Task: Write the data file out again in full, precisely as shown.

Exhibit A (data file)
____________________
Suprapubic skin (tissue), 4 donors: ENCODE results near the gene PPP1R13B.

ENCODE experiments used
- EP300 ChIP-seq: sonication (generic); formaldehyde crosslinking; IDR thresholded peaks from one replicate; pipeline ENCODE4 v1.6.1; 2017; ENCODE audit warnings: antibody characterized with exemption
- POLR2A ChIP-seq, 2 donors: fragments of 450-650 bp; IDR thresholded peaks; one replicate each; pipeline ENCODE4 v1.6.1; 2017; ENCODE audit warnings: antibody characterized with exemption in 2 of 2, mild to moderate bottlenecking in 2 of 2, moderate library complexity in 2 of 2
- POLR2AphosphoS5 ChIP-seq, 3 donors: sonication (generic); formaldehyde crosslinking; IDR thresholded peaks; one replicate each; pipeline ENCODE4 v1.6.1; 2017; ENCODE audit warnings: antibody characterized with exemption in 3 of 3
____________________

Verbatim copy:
Suprapubic skin (tissue), 4 donors: ENCODE results near the gene PPP1R13B.

ENCODE experiments used
- EP300 ChIP-seq: sonication (generic); formaldehyde crosslinking; IDR thresholded peaks from one replicate; pipeline ENCODE4 v1.6.1; 2017; ENCODE audit warnings: antibody characterized with exemption
- POLR2A ChIP-seq, 2 donors: fragments of 450-650 bp; IDR thresholded peaks; one replicate each; pipeline ENCODE4 v1.6.1; 2017; ENCODE audit warnings: antibody characterized with exemption in 2 of 2, mild to moderate bottlenecking in 2 of 2, moderate library complexity in 2 of 2
- POLR2AphosphoS5 ChIP-seq, 3 donors: sonication (generic); formaldehyde crosslinking; IDR thresholded peaks; one replicate each; pipeline ENCODE4 v1.6.1; 2017; ENCODE audit warnings: antibody characterized with exemption in 3 of 3